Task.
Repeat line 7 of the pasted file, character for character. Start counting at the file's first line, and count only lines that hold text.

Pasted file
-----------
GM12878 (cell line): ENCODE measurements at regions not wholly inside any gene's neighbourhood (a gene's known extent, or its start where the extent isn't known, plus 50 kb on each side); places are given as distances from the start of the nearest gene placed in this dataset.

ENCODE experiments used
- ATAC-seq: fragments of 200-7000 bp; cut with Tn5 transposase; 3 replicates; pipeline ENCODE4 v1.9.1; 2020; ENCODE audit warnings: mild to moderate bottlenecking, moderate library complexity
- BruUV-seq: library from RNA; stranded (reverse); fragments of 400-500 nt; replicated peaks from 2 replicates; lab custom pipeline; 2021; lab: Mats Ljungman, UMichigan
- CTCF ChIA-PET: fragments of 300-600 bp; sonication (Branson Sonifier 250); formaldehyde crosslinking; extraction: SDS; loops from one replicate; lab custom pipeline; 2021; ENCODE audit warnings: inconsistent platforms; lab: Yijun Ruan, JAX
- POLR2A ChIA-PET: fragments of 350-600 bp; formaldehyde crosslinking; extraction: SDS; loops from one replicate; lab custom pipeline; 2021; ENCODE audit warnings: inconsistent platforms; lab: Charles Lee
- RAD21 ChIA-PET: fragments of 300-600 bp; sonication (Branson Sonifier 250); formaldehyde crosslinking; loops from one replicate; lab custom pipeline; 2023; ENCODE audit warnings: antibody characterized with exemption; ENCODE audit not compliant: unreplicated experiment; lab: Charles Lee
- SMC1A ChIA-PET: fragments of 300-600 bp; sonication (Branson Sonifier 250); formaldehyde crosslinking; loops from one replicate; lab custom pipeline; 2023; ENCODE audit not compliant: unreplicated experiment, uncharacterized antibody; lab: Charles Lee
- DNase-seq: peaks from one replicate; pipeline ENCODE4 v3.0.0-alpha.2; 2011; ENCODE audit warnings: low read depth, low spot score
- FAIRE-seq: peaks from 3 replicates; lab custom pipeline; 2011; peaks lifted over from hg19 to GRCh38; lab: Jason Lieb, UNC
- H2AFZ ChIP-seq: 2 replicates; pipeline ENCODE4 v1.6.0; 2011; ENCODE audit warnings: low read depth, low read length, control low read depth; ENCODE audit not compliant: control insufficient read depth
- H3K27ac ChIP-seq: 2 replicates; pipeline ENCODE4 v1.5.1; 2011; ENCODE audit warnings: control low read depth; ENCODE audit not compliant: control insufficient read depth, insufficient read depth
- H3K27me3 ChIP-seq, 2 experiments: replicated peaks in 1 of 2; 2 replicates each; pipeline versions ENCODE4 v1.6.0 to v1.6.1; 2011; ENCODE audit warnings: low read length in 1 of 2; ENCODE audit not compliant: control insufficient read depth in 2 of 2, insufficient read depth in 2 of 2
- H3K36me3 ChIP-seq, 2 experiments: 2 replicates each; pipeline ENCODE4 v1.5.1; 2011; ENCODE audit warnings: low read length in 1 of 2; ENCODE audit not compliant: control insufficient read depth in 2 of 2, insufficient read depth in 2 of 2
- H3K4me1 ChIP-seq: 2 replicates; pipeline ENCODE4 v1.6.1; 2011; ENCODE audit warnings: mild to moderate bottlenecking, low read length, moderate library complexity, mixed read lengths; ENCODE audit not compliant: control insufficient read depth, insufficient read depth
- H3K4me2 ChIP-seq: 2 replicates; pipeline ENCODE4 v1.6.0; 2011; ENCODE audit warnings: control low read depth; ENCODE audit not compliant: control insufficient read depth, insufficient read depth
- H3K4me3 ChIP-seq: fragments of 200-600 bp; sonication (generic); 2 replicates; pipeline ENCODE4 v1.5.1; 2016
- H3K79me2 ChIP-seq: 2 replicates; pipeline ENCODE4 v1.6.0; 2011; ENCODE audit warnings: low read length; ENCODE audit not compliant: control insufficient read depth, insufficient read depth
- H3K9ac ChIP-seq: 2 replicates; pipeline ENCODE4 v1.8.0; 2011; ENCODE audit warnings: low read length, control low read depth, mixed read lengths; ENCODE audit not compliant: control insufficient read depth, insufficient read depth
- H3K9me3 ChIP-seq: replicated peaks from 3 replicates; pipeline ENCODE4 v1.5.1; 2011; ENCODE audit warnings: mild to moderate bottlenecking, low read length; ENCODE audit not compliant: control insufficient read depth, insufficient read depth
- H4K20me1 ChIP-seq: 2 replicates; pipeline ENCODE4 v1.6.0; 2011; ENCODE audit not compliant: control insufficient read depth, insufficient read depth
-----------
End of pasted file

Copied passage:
- RAD21 ChIA-PET: fragments of 300-600 bp; sonication (Branson Sonifier 250); formaldehyde crosslinking; loops from one replicate; lab custom pipeline; 2023; ENCODE audit warnings: antibody characterized with exemption; ENCODE audit not compliant: unreplicated experiment; lab: Charles Lee